SNP Genotyping Study in the Tunisian Population: This genome-wide SNP genotyping project aimed to identify breast cancer risk variants that are prevalent in the Tunisian population, combatting the lack of North African genomic data.
Notable Organisations and Institutions
Pan-African Bioinformatics Network: The network’s full name is the Pan-African Bioinformatics Network for Human Heredity and Health consortium, typically shortened to H3Africa. The network was set up to develop the bioinformatics and genomic research capabilities of African nations through extensive collaboration. They focus not only on infrastructure development but also training and education.
Institut Pasteur of Tunis (IPT): A branch of the infamous Institut Pasteur International Network, the IPT was founded in 1893. It was the research base of Nobel Prize winner Charles Nicolle, who won the 1928 prize for Medicine or Physiology for his work on parasitic infections. Today, the institute is part of H3Africa, and staff conduct research in a variety of biomedical and health-based topics.
Mongi Slim Hospital: Based in Al Marsa, Mongi Slim Hospital has a dedicated department for genetic diseases, opened in 2017. It is one of the only departments of its kind in Tunisia.
Habiba Bouhamed Chaabouni (1953-): Now a professor at Tunis University, Chaabouni was responsible for the introduction of genetic counselling services in Tunisia and has carried out significant research into genetic diseases in the nation. Her work was integral in realising the impact of consanguineous marriages in Tunisia. Since the 1990s, she has worked to encourage uptake of prenatal screening.
Sophien Kamoun (1965-): Tunisian-born Kamoun is now a professor at the University of East Anglia. His work has focused primarily on plant genetics, for which he has received numerous accolades and awards.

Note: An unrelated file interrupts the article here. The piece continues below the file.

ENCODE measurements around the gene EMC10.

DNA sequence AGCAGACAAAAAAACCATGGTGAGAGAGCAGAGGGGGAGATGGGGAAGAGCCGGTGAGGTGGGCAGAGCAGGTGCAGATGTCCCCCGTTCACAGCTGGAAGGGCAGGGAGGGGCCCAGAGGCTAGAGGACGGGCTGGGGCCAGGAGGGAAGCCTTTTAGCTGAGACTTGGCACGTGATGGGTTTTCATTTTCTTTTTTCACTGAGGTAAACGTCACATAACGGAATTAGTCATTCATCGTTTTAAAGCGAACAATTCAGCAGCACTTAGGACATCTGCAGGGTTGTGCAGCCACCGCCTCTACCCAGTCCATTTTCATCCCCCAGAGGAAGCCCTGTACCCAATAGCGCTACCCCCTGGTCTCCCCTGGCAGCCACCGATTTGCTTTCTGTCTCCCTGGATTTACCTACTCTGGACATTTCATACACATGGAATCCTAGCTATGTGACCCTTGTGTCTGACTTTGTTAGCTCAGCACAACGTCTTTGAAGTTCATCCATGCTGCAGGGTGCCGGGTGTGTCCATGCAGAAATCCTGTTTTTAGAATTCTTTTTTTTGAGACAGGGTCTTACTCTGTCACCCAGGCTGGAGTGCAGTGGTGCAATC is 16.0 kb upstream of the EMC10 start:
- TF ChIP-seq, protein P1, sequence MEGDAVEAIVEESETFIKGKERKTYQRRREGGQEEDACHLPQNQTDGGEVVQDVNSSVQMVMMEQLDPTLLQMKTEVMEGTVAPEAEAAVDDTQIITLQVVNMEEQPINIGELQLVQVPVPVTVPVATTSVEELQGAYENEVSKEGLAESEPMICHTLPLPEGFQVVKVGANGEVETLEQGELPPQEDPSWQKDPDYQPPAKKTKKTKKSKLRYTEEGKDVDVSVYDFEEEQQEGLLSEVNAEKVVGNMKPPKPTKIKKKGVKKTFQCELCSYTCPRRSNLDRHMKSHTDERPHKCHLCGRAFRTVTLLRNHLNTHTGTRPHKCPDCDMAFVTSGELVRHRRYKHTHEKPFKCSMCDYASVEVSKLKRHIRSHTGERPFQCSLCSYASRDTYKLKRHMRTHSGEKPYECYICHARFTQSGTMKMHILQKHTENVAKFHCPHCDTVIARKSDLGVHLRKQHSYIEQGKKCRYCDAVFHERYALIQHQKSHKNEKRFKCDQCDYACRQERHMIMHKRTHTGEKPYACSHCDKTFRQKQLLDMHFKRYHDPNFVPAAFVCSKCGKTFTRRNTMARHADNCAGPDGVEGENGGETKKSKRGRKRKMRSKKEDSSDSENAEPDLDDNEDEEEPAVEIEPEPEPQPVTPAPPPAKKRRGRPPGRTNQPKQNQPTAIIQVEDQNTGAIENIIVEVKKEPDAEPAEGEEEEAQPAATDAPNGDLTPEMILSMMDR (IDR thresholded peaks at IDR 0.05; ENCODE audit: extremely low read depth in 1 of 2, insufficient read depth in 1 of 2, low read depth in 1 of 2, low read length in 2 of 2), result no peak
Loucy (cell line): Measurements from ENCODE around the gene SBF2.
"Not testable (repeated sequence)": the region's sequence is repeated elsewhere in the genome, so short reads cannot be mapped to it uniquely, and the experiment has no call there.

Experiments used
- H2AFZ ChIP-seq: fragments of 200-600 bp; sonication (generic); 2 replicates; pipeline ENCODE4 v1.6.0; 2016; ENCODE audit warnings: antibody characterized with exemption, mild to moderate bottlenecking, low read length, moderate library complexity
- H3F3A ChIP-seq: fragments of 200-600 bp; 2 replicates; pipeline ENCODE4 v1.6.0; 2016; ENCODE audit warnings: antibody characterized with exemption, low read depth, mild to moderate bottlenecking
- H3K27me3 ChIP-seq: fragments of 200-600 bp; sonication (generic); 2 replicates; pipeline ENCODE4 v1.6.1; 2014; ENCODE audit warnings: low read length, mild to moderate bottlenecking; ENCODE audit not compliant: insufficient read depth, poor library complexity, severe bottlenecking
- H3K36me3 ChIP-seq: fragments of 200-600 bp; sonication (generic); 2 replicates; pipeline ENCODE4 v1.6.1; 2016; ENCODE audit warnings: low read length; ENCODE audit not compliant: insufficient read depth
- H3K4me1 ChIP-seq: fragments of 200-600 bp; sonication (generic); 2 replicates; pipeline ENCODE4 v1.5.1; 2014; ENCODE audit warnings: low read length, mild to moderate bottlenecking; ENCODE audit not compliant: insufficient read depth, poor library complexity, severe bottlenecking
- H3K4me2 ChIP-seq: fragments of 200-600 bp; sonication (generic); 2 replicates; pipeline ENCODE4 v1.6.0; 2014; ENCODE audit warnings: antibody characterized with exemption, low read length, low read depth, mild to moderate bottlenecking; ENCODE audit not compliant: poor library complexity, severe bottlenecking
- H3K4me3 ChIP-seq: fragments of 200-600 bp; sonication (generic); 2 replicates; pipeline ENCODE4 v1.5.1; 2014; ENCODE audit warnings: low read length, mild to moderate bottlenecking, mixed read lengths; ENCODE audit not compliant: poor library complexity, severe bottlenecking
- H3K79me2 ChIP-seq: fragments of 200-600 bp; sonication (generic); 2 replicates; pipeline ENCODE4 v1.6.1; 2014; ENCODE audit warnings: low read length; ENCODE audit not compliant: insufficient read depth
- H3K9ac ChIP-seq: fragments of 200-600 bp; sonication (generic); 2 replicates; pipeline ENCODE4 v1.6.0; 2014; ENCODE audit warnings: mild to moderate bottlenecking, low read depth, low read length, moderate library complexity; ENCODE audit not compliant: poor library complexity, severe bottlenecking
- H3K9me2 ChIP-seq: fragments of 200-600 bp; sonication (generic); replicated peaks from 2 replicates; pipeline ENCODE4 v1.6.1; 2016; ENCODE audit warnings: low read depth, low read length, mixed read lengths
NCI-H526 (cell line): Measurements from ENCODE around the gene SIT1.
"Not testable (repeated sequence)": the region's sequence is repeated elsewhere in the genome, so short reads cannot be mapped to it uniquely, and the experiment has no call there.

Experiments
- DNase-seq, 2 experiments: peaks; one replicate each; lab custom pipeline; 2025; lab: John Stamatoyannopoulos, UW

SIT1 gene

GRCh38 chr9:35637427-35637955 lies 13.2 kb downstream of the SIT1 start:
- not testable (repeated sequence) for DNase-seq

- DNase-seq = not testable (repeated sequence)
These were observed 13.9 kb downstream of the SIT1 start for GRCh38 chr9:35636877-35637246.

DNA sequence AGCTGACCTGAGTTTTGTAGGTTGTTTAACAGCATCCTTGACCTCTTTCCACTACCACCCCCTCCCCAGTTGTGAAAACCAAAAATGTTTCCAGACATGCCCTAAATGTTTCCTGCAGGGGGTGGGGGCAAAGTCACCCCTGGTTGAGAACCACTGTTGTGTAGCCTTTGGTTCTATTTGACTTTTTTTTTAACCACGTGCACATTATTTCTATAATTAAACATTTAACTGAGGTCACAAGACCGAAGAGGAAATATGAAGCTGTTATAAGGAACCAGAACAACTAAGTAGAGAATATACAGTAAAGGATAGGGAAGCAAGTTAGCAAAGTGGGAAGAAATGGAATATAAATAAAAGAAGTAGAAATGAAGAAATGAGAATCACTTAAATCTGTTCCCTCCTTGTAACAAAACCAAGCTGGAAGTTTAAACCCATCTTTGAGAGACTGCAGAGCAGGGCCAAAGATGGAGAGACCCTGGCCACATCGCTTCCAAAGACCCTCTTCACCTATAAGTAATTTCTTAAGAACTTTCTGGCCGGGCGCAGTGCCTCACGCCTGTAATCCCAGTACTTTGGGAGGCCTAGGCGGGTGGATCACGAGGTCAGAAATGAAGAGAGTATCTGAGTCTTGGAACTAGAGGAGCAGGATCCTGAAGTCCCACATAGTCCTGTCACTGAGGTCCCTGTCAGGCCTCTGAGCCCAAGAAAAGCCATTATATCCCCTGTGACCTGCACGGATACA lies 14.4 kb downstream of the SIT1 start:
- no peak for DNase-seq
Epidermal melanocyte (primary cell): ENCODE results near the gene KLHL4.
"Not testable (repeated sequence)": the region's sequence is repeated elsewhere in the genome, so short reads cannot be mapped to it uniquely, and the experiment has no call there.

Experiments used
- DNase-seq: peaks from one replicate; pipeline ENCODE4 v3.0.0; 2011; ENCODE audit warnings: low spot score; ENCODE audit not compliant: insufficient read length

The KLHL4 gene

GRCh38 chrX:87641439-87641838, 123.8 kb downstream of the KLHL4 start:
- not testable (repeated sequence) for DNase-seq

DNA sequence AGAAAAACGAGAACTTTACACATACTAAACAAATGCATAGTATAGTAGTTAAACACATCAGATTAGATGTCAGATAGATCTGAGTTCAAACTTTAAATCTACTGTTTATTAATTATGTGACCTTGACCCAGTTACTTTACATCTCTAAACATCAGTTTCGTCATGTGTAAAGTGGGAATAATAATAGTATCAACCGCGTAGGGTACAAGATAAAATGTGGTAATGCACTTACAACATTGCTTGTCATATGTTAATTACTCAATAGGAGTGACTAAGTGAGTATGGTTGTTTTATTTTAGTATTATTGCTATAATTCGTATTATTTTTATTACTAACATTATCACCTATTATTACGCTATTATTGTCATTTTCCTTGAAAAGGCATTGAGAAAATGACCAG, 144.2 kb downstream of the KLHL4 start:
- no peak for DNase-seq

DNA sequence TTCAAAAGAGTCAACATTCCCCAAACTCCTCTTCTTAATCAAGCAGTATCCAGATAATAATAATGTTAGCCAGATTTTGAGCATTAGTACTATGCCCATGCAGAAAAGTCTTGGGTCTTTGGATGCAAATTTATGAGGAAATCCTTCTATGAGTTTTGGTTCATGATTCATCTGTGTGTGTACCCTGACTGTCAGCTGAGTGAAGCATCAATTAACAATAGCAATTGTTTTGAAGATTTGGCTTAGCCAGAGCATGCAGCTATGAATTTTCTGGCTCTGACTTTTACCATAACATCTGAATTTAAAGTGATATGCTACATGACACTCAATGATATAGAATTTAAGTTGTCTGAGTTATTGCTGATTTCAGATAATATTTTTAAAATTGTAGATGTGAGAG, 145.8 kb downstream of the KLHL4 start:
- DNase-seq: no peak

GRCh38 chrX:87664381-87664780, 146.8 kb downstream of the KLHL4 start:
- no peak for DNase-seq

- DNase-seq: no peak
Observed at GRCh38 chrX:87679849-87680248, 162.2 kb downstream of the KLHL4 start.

Charles Nicolle (1866-1936): Although Nicolle was French, his groundbreaking research was carried out primarily in Tunisia. He directed the IPT and solidified its place as a hub for biological research. He focused primarily on infectious disease and vaccine development, winning the 1928 Nobel Prize for his work on typhus.
Future Genomics Landscape
Healthcare is at the heart of Tunisia’s constitution yet has fallen short in many areas. However, with the development of facilities such as the genetics unit at Mongi Slim Hospital and the introduction of Sustainable Development Goals, the country is on track to improve its healthcare outlook significantly in the coming years.
Tunisia, alongside many other African nations, is making great progress in increasing its genomics output. Historically, little genetic data existed for those not of European descent, hindering the application of genomic medicine globally. However, initiatives such as H3Africa will lead to more tailored genetic evidence for use in African populations, including Tunisia, and will help to develop the skills of local scientists.
Precision medicine is also an up-and-coming field in Tunisia, not least because of the nation’s work on COVID-19 genomics. Additionally, the Columbia Global Center, Tunis (a branch of Columbia University, New York) is focused on increasing research output. Most recently, the Center has hosted a ‘Precision Medicine Academy’. With Tunisian scientists developing their own skills, alongside global assistance, Tunisia should be able to massively increase its genomic medicine capabilities in the not-too-distant future.
Elloumi-Zghal H, Chaabouni Bouhamed H. Genetics and genomic medicine in Tunisia. Mol Genet Genomic Med. 2018 Mar;6(2):134-159. doi: 10.1002/mgg3.392. PMID: 29663716; PMCID: PMC5902400.
Encyclopaedia Britannica. 2023. Tunisia. Available at: https://www.britannica.com/place/Tunisia
Mezzi N, Messaoud O, Mkaouar R, Zitouna N, Romdhane S, Abdessalem G, Charfeddine C, Maazoul F, Ouerteni I, Hamdi Y, Zaouak A, Mrad R, Abdelhak S, Romdhane L. Spectrum of genetic diseases in Tunisia: Current situation and main milestones achieved. Genes (Basel). 2021 Nov 19;12(11):1820. doi: 10.3390/genes12111820. PMID: 34828426; PMCID: PMC8617973.
UK Government. 2023. Health – Tunisia travel advice. Available at: https://www.gov.uk/foreign-travel-advice/tunisia/health
World Bank. 2023. Indicators. Available at: https://data.worldbank.org/indicator